There was music in the background and Uncle Jon and Aunt Jill danced close together on the patio.  Hayley was mortified until Katie pulled her on the dance floor.  Katie wore a gorgeous, dark pink dress that made her rosy cheeks even more striking.  Katie and Hayley danced and laughed.  Everyone laughed with them.  You and I stood there, your arm still around my waist, my arm draped around your shoulder.  You leaned into me, just the slightest little bit until your hair was touching my chest.  We watched them dance and we were so happy.

You turned to me and asked “Is everyone here?”  Before I could answer, I woke with a start back in my own bed.  I gasped for air like I was breaking through the water’s surface after swimming down deep.

My dream hung around me like gauzy sheets and as I sat up in bed, I realized my alarm hadn’t gone off.  I swung my legs over the edge and for a second my mind convinced me that my dream was real, that your cancer was responding to treatments.  That you were indeed feeling better.  That you were still here.  My feet touched the carpet and I realized it was not real, that it was just a dream.  A cruel dream that left tear drops on my shirt as I got dressed.  The dream looped in my mind, always stopping when you asked “Is everyone here?”.

In the unforgiving light of day, I answered your question.  Everyone is not here.  And today that thought has seeped into me, leaving me stained with sadness.

I love you, Gramma.  Come talk to me in my dreams again soon.



Letter #4: Dreaming of Whales

Dear Gramma,

Last week we visited the beach.  Not our beach, but still the tang of the salt air made me miss you desperately.  I walked the beach in the mornings, forcing myself out of bed to the yawning mouth of the ocean.  I walked alone with my thoughts.  My heart pounded with the surf.

On the third morning, after an hour with the ocean, I returned to the house and peeled off my shoes and socks.  My foot was covered in blood.  My sock was soaked through.  Even my shoe was filled with blood, so filled that blood had seeped out of the top of my shoe.  The sight of all this blood scared and confused me because I wasn’t hurt.  Unbeknownst to me, I’d punctured my toe and it leaked and leaked while I left footsteps in the sand.  In the shower I watched the hot water swirl all that blood down the drain.  I sat under the streams of water and cried, but not for my toe.  I cried for all the bags of blood that could not save you.  I cried for all the times I walk the beach without you.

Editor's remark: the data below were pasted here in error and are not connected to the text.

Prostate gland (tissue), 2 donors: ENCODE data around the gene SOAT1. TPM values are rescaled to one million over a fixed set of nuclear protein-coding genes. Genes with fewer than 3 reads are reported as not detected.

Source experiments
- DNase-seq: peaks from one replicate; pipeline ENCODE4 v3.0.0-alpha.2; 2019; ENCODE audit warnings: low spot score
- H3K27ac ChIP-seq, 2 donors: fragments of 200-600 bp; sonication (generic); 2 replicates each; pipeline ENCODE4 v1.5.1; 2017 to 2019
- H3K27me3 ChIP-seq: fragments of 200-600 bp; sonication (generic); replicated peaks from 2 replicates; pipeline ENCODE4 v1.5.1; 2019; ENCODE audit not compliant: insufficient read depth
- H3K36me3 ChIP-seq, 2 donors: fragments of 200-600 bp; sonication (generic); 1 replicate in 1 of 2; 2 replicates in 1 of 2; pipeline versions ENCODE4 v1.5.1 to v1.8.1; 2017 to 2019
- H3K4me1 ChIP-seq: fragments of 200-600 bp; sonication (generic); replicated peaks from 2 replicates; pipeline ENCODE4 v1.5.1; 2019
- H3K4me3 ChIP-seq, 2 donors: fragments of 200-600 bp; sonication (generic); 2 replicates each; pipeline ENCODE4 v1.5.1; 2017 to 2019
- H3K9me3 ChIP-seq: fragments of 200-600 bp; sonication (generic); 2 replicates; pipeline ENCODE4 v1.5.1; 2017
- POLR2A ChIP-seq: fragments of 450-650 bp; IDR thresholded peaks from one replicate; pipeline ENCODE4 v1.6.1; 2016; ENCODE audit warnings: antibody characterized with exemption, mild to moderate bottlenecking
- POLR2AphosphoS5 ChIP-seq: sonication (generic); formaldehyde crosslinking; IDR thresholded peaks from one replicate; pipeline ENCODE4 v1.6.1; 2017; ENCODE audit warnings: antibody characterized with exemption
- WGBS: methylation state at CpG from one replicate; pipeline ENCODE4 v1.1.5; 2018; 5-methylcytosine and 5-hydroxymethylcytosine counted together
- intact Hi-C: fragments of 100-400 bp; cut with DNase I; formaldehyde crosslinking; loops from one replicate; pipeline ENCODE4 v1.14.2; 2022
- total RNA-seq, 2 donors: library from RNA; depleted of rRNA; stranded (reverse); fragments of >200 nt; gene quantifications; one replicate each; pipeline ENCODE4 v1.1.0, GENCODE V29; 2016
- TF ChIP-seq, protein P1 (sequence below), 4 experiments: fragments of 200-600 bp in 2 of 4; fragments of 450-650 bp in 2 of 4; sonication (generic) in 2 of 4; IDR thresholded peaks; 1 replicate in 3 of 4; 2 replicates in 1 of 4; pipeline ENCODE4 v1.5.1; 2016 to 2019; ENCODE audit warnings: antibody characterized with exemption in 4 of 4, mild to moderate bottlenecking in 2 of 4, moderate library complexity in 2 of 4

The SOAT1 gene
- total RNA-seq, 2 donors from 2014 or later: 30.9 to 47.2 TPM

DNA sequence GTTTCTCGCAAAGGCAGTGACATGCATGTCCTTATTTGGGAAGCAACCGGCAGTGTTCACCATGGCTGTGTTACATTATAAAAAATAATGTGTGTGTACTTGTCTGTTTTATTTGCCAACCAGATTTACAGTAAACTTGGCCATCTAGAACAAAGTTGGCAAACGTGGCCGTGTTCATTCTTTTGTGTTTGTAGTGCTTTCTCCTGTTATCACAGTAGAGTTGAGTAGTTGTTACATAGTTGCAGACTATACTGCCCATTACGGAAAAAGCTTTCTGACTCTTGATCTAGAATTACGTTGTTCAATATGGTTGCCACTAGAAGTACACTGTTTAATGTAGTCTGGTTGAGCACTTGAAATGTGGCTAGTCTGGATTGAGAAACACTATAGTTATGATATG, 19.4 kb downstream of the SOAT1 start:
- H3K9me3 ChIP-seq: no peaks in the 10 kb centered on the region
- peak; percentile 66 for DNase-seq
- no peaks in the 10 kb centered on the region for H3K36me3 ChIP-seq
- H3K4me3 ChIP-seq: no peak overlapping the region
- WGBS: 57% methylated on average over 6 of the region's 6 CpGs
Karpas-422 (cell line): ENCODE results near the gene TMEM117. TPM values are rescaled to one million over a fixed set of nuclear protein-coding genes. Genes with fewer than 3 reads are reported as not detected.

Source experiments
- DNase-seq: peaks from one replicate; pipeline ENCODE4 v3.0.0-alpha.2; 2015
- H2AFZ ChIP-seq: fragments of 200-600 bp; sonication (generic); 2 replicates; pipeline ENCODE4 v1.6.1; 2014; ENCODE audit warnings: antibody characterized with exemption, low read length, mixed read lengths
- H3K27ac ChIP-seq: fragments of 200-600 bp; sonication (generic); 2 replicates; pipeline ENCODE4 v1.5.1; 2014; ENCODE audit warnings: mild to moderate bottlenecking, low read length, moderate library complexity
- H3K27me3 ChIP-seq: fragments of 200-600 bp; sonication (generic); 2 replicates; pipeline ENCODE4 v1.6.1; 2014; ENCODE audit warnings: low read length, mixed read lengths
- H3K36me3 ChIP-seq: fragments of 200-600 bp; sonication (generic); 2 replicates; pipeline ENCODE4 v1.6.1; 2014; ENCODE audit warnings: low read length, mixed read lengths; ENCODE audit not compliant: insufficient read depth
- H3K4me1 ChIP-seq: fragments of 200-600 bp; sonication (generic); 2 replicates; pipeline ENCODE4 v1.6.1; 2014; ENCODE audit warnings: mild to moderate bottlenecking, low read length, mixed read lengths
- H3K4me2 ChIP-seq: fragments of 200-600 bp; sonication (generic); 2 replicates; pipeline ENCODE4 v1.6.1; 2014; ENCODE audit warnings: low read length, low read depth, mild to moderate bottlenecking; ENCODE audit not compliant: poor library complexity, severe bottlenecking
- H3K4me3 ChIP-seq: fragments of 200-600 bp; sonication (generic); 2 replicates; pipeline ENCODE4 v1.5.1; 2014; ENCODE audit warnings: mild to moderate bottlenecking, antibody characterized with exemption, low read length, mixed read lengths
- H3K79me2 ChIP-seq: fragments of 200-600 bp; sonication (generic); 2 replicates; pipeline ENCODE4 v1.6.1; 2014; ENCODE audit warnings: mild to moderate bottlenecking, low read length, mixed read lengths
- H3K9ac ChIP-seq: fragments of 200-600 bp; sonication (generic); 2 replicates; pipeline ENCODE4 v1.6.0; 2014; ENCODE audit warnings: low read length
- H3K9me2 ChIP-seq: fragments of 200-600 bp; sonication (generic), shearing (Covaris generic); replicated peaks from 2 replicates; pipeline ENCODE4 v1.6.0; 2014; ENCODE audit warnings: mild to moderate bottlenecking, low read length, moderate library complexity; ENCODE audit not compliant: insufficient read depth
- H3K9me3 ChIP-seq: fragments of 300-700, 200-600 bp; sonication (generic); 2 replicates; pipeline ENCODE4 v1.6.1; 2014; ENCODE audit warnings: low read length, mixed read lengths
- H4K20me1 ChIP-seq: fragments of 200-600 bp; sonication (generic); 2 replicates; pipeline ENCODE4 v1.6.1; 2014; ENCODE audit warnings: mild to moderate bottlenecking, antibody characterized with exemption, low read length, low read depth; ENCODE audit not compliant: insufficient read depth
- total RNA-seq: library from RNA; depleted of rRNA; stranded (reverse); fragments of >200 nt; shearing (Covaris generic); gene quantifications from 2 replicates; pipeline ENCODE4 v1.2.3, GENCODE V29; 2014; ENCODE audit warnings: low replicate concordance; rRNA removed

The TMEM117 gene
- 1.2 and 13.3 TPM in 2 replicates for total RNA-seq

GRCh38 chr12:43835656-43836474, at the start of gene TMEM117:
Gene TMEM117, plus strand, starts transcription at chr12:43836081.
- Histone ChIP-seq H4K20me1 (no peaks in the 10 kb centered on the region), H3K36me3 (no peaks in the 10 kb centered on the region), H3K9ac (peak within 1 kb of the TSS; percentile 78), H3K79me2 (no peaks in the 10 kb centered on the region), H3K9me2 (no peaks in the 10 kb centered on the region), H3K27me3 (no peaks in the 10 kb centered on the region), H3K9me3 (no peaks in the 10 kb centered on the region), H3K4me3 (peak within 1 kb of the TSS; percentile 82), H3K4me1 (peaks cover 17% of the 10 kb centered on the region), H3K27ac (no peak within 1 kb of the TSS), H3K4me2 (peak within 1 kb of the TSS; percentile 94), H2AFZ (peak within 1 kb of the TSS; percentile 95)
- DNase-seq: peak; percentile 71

The night after we returned from the beach I had the most beautiful dream.  In my dream I was crossing the Sundial Bridge, but it arched over an ocean inlet, not a river.  As I crossed over, hundreds of whales swam in the water that rose just inches underneath the bridge.  There were too many species of whales for me to count and they ranged from babies I could have held in my arms to long mothers snaking in the water beneath me.  I remember humpbacks arching in the water, revealing their twin blowholes.  They twisted and danced in the water, lobtailing on the surface of the water.  They slapped their flukes up onto the bridge, leaving their foamy fingerprints for me to walk on.  The water shimmered and bubbled in the presence of all those whales and in my dream I was delighted to witness such a gathering.  I hurried to tell my friend, who was not yet to the bridge, but when my foot hit the pavement, I awoke in the cradle of my bed.  I shut my eyes and tried to return to my dream, tried to return to the whales, but only sleep availed itself to me.

The next day, I couldn’t stop thinking about the dream and the thing I couldn’t let go of was that the only sound in my dream was the water lapping at the bank.  The whales were silent, not making a sound when they fanned their huge tails on the bridge right in from of me, not singing a single note as they frolicked around me. Male humpbacks are the singers of the species and so I choose to think that the whales in my dream were females.  Mothers and daughters, aunts and nieces, grandmothers and granddaughters, happy in the good company of each other.

The average heart of a humpback weighs 430 pounds and has 4 distinct chambers.  I can’t imagine a heart that large in size, but what I can tell you is that in my dream, my heart was coursing with blood and when I woke up each chamber of my heart was filled with joy.

I hope I dream of the whales again.  And I hope that when I do, you’ll be walking beside me.